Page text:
Words: #CountryRunner Ian Macleod
Just before a few hundred of us head to the Northern Berg for the first Run the Berg challenge, we asked the experts at Adventure Physio for some tips on keeping the body working when running a long way on difficult trails. Here are their rules of thumb for prevention of injury.
1. LISTEN TO YOUR BODY
Always listen you your body and stop when you feel any form of pain or discomfort. Rest for 3-5 days. Very often you can replace running with cycling/swimming/walking. When starting again, go at a slower pace than you’re used to and for a shorter distance to ease back into it. If the pain persists, seek medical attention – like physiotherapy.
2. WEAR THE RIGHT SHOES
Shoes are very important. Wear a good quality trail running shoe and get your feet evaluated to make sure you buy the right shoe for your feet. (Do you know if you’re a pronator/supinator/neutral runner?)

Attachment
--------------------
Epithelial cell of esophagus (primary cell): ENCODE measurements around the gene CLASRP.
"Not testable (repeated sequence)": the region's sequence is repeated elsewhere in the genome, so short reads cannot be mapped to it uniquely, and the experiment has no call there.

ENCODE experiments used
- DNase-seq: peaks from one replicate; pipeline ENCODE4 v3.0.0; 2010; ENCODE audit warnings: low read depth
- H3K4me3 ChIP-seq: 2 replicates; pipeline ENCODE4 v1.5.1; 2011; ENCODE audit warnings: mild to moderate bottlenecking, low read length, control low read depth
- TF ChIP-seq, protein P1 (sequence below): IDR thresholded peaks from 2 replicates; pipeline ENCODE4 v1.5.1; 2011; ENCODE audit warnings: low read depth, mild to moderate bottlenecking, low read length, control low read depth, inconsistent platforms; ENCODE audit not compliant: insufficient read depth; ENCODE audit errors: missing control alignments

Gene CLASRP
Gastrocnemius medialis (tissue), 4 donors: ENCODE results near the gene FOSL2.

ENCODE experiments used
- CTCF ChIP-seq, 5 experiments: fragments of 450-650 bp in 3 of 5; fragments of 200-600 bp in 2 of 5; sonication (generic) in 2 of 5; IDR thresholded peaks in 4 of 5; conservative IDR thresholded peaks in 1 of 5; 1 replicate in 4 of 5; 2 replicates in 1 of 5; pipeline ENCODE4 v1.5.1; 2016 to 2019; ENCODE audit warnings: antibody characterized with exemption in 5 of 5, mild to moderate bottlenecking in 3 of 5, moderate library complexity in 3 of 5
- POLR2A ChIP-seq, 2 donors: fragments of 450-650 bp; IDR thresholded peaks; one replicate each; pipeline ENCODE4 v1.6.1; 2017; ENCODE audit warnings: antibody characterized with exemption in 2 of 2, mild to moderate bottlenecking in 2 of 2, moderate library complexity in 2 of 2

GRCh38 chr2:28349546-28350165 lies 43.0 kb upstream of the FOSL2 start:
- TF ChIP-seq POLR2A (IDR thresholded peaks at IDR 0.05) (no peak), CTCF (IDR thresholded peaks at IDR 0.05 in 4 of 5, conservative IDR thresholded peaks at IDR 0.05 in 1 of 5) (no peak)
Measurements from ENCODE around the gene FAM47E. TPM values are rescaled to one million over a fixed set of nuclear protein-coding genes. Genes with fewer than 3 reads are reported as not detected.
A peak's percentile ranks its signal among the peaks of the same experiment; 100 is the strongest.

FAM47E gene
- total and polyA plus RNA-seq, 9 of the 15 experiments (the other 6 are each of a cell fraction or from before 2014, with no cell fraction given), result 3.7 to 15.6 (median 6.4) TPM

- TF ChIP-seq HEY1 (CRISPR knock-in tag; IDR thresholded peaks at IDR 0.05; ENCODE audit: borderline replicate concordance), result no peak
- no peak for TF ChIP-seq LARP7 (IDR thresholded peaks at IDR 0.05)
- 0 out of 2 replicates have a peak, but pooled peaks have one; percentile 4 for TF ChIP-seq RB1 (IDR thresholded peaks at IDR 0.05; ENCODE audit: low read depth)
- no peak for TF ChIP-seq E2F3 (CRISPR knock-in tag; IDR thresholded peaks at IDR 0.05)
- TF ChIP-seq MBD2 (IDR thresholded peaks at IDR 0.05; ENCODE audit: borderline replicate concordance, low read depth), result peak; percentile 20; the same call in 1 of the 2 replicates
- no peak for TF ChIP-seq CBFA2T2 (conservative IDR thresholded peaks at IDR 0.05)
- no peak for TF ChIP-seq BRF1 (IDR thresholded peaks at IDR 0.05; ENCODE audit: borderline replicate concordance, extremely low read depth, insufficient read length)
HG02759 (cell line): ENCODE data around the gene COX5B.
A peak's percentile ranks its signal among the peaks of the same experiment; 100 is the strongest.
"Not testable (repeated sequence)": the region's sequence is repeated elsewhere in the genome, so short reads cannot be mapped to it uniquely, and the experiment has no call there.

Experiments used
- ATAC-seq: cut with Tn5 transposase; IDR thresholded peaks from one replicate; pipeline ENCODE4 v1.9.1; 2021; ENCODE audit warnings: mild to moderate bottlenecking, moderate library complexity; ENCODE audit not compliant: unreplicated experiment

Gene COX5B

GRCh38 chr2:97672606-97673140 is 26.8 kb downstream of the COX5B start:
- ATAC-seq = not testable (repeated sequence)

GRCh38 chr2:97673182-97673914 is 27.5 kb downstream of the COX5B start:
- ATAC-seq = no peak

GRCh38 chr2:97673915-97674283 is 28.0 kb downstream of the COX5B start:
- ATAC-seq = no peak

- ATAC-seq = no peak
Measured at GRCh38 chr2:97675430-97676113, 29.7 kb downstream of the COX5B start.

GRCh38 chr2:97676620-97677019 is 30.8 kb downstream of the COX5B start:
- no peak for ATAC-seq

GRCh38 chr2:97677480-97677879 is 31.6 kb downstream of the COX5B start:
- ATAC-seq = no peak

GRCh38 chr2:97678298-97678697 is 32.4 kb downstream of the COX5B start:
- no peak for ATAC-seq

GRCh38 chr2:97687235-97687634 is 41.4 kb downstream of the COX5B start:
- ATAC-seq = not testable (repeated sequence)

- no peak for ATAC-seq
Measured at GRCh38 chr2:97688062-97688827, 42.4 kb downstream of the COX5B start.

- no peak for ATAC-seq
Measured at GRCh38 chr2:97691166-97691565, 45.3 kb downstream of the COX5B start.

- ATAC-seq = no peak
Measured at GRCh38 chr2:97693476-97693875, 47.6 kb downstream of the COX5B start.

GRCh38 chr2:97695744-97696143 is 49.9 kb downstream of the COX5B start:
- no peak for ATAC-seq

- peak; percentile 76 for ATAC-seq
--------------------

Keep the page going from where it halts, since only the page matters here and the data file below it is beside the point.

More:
3. ANKLE STABILITY IS KEY
Consider balance training to improve ankle stability and decrease ankle sprains. Your physiotherapist will give you a programme tailored to your needs. Typical exercises include:
- Balancing on 1 leg on a flat surface, progressing to an uneven surface.
- 1-leg squats with eyes open, progressing to eyes closed.
- Wobble board balancing.
4. CORE STABILITY
Beefing up your core stability is an important way to improve running biomechanics and correct any imbalances that may lead to injury. Make sure you activate your core muscles before any exercise and during running (if you are not sure about the correct way to activate, ask a professional for help).
5. STRETCH, STRETCH, STRETCH
Never underestimate the importance of stretching! Make sure to stretch after every run and hold each stretch for at least 20 seconds. Another alternative to stretching is the foam roller, rolling each muscle for 90 seconds at the most.
The AdventurePhysio team
*Contact Adventure Physio to book your session at Run the Berg (they will also be at registration to do strapping): [email protected]